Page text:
Lightsquared needs to think about its PR -- and quickly -- before this whole thing spins out of control. I have seen that happen too many times. I have worked in this industry for 25 years and worked with many companies. I've witnessed many very good and many other very bad PR moves. So far, Lightsquared is not handling this problem well.
It should acknowledge the problem and show it is working to fix it. It should instill confidence that it will fix it. However, it should also be talking about the good it will bring -- the solution it will bring to the crowded marketplace. Capacity. Industry growth. Increased competition from smaller players. The investors it will make happy. The customers it will solve problems for. The workers it will hire as it grows. There is plenty of good that will come IF Lightsquared can solve the problem.
Being quiet will kill it. It's starting to happen already.
I have been asked to write a book about Phil Falcone and his Lightsquared adventure. While I have not yet said yes or no to the publisher, I have been kicking the idea around, and there is definitely quite a bit to write about. This is becoming quite a show.
How it handles this growing problem will be critically important not only for Lightsquared, but also for the entire industry. The U.S. needs to fix its capacity problem, and quickly. Then Lightsquared needs to fix its problem and build the network. Then it needs to start selling its service quickly, and it needs to start building a true company. And it needs to do this yesterday. There is no more time to play games.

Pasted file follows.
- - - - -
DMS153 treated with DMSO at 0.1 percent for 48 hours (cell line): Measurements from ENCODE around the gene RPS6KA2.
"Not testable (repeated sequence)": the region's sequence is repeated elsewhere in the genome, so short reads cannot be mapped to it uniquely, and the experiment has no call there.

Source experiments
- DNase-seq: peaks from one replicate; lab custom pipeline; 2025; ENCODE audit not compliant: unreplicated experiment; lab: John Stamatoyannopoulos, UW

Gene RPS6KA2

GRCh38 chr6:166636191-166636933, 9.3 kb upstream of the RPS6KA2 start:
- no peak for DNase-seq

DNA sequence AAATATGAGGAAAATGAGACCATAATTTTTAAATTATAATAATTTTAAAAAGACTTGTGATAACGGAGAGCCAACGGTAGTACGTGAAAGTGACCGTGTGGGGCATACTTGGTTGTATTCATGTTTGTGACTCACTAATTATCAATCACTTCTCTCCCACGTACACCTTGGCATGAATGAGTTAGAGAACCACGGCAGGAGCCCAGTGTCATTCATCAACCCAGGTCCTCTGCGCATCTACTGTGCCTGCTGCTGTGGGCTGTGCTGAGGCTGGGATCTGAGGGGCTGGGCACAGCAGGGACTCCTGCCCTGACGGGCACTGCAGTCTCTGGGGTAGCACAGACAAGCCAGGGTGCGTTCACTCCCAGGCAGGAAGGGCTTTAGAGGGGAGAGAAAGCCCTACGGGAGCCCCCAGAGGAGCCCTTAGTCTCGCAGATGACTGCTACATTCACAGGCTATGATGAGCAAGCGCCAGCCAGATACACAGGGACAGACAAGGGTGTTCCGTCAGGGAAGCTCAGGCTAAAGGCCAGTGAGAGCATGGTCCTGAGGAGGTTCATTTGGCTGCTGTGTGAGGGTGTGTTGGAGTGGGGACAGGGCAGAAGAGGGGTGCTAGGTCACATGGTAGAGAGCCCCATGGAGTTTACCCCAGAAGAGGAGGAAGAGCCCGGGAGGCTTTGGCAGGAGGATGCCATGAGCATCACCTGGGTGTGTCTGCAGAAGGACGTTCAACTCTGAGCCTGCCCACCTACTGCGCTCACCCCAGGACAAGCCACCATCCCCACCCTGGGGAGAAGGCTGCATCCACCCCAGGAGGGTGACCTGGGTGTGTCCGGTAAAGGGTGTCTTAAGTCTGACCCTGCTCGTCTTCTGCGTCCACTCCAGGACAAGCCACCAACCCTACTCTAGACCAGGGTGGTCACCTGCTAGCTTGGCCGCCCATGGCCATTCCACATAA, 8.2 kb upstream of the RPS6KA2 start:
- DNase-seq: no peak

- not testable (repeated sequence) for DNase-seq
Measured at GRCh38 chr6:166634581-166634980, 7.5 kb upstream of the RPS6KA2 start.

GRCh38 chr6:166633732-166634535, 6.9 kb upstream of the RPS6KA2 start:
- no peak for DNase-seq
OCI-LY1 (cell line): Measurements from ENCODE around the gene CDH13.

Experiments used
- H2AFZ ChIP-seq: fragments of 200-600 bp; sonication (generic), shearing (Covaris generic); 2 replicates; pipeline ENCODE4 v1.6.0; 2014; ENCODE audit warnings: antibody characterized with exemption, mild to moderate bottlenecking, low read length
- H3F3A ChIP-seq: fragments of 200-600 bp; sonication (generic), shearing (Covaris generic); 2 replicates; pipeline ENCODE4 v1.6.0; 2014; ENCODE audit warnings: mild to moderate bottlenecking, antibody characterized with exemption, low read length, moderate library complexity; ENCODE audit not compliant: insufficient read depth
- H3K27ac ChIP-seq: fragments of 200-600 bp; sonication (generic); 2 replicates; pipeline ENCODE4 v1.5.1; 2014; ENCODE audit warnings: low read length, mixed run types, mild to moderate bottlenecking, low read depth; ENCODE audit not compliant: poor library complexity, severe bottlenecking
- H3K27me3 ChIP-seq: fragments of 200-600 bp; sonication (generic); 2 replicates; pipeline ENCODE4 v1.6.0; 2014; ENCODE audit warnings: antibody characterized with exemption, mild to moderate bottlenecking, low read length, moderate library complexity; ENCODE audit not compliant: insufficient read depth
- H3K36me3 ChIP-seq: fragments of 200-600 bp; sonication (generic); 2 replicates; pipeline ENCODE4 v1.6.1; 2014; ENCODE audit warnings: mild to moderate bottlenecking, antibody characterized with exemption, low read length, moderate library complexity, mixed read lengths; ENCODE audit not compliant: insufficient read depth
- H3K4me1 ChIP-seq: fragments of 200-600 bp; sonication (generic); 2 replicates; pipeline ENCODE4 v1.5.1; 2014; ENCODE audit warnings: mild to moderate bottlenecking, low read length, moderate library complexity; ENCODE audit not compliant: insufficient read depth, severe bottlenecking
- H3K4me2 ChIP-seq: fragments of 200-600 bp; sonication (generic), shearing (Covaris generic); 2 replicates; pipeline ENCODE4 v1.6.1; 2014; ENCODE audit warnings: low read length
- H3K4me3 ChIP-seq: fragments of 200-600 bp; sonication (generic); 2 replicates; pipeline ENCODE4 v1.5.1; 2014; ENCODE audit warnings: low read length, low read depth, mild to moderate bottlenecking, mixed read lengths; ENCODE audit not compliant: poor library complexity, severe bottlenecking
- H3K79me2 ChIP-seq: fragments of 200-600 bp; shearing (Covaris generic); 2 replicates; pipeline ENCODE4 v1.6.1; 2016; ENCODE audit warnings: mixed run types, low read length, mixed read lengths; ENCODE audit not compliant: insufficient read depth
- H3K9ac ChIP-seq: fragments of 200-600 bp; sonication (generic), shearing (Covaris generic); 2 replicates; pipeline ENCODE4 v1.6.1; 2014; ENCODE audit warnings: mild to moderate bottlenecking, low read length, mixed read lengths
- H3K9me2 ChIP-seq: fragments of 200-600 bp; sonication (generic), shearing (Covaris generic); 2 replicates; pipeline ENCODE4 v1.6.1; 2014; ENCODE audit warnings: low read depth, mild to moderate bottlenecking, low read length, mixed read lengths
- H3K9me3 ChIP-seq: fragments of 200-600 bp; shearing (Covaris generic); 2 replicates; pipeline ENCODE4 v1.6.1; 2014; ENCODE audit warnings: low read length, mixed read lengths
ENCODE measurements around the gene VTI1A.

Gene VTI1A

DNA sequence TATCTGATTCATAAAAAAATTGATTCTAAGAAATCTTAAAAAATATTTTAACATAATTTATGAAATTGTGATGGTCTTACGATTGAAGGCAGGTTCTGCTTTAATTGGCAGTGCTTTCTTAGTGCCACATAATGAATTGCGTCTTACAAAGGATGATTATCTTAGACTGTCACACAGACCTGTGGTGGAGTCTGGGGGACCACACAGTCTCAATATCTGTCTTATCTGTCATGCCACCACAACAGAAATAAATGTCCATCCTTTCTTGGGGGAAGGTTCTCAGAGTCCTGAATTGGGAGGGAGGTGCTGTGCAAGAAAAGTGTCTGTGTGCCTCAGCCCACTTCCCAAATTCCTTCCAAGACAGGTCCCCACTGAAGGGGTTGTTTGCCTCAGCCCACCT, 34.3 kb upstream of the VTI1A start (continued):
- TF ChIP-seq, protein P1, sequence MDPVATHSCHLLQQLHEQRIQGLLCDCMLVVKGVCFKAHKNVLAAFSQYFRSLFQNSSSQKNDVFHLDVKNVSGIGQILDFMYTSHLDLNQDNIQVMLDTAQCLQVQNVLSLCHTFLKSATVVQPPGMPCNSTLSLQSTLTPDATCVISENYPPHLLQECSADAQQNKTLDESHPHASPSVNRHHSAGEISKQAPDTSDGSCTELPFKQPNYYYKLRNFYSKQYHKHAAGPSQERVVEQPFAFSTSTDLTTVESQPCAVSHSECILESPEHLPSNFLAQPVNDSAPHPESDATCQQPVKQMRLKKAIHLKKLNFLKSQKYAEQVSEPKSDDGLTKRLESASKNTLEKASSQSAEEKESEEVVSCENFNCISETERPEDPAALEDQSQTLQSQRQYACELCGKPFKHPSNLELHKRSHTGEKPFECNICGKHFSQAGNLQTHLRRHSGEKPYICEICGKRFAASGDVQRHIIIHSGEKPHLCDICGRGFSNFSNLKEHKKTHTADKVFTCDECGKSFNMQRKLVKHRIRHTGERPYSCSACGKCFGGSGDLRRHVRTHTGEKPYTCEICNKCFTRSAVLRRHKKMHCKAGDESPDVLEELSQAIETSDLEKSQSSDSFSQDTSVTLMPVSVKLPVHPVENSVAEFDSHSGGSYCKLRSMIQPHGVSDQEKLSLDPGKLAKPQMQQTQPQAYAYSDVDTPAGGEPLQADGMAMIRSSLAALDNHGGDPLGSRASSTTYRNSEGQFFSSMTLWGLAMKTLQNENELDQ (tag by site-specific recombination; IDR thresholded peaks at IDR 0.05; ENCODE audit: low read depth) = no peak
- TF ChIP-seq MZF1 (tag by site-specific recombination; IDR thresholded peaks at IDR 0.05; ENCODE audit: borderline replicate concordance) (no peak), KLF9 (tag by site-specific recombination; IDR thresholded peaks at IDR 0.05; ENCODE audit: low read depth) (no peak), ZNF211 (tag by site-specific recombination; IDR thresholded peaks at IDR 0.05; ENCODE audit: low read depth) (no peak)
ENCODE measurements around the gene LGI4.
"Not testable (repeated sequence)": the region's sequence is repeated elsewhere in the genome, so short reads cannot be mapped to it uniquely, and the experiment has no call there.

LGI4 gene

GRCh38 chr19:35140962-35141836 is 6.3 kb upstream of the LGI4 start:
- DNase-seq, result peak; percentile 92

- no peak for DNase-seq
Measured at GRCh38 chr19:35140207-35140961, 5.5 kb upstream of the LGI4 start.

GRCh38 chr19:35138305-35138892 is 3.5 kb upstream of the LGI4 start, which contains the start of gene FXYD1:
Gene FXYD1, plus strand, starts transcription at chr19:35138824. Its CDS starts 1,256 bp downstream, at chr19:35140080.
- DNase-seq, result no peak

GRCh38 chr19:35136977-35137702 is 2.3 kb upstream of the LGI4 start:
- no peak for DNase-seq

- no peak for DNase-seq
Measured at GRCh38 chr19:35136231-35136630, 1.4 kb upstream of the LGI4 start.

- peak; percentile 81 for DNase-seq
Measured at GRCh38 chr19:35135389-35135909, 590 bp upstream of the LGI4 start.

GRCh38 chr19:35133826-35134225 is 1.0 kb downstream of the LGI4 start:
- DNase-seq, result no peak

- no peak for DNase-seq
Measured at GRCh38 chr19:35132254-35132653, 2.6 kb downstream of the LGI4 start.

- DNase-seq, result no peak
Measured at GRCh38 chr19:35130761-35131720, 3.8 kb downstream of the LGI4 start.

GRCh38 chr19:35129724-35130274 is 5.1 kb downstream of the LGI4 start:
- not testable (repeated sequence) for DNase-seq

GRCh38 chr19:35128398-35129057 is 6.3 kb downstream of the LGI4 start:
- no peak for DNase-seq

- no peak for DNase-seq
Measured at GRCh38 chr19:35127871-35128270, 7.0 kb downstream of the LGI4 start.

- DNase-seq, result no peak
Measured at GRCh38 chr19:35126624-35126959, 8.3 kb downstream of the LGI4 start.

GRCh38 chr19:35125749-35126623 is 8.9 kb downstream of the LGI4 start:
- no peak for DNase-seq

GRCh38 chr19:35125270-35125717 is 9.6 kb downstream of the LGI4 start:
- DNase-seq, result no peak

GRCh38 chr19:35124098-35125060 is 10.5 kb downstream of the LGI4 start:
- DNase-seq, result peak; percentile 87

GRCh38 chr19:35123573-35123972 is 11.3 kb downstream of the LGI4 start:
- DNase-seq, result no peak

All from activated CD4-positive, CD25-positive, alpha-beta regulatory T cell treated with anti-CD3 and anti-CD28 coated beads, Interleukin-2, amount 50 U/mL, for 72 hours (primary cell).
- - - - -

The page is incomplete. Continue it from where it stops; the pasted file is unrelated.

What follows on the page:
If Lightsquared doesn't step up, the wave of opportunity will pass it by, and it will lose its chance at greatness. So what will be the next step? Will Lightsquared recover and be successful, or will it become road kill on the information superhighway as others pass it by on their way to the next great idea? That is the question we are all asking today.
My Pick of the Week is a new book, Search & Destroy: Why You Can't Trust Google Inc., by Scott Cleland with Ira Brodsky.
I have been reading Scott Cleland's weekly column about Google so this topic is no surprise, but it does cover it all in one place, and it does make you think. What this book does is make an argument about Google that we don't usually hear.
We typically hear of Google as a growth company. How it is reinventing the search business and moving into many other areas, like wireless with Android. It also has its eyes on many new areas like television and may eventually start to compete with the cable television industry.
At the same time, Cleland says there is a dark side to the Google growth story that most are not aware of. He says this is a must read for anyone who wants to understand the future of the Internet and the online economy.
According to Cleland Google is so pervasive and dominant on the web that one can't really understand the Web without understanding where Google is taking it.
He says there are many books that tell the Google story from Google's perspective. This is the first book to answer questions users most want to know about the company. Questions like, can I trust Google? Do they respect property rights? Are they a monopoly? Are they accountable to anyone? Are they as ethical as they claim? Do they have a hidden political agenda? And many more.
These are serious questions, and Cleland says the evidence is overwhelming that Google is not the company it pretends to be.
This reminds me of the fabulous growth story Microsoft was until it finally got into the crosshairs of the Government. I don't know when that will happen to Google, but a young and successful company that keeps growing in importance eventually gets seen as a threat. Amazing.
I have used Google for years and love the service. However, this is another very interesting side of the story that I was not aware of. See what you think.